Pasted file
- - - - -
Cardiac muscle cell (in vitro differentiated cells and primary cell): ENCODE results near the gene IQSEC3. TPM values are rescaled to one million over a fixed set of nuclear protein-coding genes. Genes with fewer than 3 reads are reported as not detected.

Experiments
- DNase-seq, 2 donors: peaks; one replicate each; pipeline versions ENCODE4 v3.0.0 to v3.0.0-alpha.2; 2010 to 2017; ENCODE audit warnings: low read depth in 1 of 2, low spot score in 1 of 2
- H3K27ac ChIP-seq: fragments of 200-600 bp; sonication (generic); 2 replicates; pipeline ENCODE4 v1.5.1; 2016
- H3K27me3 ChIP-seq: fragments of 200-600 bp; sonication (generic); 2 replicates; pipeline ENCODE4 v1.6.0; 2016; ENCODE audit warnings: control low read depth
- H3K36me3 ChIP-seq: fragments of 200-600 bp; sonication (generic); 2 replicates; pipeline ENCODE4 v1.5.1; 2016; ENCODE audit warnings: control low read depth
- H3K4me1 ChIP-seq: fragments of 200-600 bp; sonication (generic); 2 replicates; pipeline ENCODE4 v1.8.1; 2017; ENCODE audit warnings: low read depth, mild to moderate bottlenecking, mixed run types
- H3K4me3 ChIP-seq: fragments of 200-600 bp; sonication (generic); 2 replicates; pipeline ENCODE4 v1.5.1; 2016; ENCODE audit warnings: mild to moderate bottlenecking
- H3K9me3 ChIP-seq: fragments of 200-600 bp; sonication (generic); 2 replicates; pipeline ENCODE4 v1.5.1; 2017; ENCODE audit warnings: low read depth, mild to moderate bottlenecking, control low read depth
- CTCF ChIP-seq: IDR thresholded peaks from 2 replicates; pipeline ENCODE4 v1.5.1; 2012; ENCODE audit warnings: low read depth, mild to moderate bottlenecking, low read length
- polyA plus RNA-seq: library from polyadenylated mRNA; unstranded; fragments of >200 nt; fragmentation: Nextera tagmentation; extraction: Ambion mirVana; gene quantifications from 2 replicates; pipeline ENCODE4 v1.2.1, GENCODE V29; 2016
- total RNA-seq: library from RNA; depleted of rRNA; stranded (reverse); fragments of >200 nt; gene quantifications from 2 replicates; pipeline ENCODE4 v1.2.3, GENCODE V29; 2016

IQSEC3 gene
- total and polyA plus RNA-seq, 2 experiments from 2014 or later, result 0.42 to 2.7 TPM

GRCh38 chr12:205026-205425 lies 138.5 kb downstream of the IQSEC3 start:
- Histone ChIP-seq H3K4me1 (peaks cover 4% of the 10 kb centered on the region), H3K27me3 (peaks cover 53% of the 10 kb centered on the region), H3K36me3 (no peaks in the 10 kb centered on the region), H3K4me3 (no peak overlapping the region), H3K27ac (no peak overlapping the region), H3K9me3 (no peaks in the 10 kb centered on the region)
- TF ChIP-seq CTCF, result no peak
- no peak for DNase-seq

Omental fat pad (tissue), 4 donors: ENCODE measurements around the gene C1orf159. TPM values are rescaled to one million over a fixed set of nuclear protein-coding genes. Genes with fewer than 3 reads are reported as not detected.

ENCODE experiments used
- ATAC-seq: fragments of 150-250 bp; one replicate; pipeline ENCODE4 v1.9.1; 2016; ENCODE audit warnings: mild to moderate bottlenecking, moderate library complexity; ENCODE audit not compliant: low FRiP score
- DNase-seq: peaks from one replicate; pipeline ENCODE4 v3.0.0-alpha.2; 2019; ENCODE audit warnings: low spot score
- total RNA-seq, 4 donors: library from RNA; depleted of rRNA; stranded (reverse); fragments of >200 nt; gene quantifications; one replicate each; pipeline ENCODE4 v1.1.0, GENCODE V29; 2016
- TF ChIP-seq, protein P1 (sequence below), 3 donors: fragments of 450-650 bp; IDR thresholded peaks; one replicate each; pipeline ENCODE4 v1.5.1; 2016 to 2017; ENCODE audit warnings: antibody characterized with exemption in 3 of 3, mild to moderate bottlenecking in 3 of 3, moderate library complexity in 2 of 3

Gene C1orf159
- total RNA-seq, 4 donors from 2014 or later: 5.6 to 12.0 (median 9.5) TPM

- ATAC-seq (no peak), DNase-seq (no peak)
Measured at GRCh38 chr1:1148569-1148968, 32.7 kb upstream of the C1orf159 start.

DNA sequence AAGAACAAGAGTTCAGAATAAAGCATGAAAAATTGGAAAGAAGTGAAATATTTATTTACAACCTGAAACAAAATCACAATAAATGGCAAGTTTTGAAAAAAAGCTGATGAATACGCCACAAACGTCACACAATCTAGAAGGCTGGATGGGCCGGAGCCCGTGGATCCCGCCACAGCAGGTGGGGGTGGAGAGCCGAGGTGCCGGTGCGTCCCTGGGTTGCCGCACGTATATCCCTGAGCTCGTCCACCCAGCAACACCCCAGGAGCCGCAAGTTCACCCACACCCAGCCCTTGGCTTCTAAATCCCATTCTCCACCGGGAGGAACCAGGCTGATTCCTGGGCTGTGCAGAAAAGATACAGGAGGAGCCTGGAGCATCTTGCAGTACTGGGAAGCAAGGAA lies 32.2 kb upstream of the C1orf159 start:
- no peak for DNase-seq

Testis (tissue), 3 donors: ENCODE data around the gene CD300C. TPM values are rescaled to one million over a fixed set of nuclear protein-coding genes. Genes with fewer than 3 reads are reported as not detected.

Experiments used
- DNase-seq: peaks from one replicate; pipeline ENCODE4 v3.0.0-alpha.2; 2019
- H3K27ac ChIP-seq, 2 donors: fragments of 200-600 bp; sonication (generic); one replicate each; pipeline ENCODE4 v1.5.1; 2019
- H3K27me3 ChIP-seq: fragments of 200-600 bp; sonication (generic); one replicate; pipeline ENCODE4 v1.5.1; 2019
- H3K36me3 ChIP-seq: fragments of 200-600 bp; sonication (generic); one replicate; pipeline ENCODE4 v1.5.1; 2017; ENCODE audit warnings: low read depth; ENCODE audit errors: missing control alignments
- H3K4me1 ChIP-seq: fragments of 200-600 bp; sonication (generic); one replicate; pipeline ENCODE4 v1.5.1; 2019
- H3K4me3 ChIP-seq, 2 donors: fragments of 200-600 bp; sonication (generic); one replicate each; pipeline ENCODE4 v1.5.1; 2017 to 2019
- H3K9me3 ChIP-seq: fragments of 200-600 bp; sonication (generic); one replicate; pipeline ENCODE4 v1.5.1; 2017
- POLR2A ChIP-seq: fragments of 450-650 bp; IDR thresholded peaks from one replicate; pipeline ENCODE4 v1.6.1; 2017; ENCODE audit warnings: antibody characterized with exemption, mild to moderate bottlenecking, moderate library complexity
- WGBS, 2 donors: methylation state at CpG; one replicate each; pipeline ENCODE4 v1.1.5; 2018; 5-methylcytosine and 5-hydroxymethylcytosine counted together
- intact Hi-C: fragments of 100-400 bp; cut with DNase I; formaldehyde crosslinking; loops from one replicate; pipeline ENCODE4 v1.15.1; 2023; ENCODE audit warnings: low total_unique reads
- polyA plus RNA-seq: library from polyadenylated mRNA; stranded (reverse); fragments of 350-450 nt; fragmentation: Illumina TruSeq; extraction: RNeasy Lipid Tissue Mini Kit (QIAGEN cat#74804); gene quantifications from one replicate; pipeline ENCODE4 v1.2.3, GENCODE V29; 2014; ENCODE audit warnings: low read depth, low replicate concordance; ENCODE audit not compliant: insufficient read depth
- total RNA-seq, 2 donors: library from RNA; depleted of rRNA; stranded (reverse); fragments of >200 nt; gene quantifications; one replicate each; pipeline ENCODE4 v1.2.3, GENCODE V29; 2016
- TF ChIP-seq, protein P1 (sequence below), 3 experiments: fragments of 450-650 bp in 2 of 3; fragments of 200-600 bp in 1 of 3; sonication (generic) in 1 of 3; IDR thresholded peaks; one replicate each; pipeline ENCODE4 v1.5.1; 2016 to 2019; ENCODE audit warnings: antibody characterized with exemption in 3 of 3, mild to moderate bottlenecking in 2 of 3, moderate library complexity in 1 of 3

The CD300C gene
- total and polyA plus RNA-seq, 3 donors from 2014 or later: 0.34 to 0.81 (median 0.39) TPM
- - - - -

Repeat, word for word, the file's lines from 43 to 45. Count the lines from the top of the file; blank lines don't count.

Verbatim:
- polyA plus RNA-seq: library from polyadenylated mRNA; stranded (reverse); fragments of 350-450 nt; fragmentation: Illumina TruSeq; extraction: RNeasy Lipid Tissue Mini Kit (QIAGEN cat#74804); gene quantifications from one replicate; pipeline ENCODE4 v1.2.3, GENCODE V29; 2014; ENCODE audit warnings: low read depth, low replicate concordance; ENCODE audit not compliant: insufficient read depth
- total RNA-seq, 2 donors: library from RNA; depleted of rRNA; stranded (reverse); fragments of >200 nt; gene quantifications; one replicate each; pipeline ENCODE4 v1.2.3, GENCODE V29; 2016
- TF ChIP-seq, protein P1 (sequence below), 3 experiments: fragments of 450-650 bp in 2 of 3; fragments of 200-600 bp in 1 of 3; sonication (generic) in 1 of 3; IDR thresholded peaks; one replicate each; pipeline ENCODE4 v1.5.1; 2016 to 2019; ENCODE audit warnings: antibody characterized with exemption in 3 of 3, mild to moderate bottlenecking in 2 of 3, moderate library complexity in 1 of 3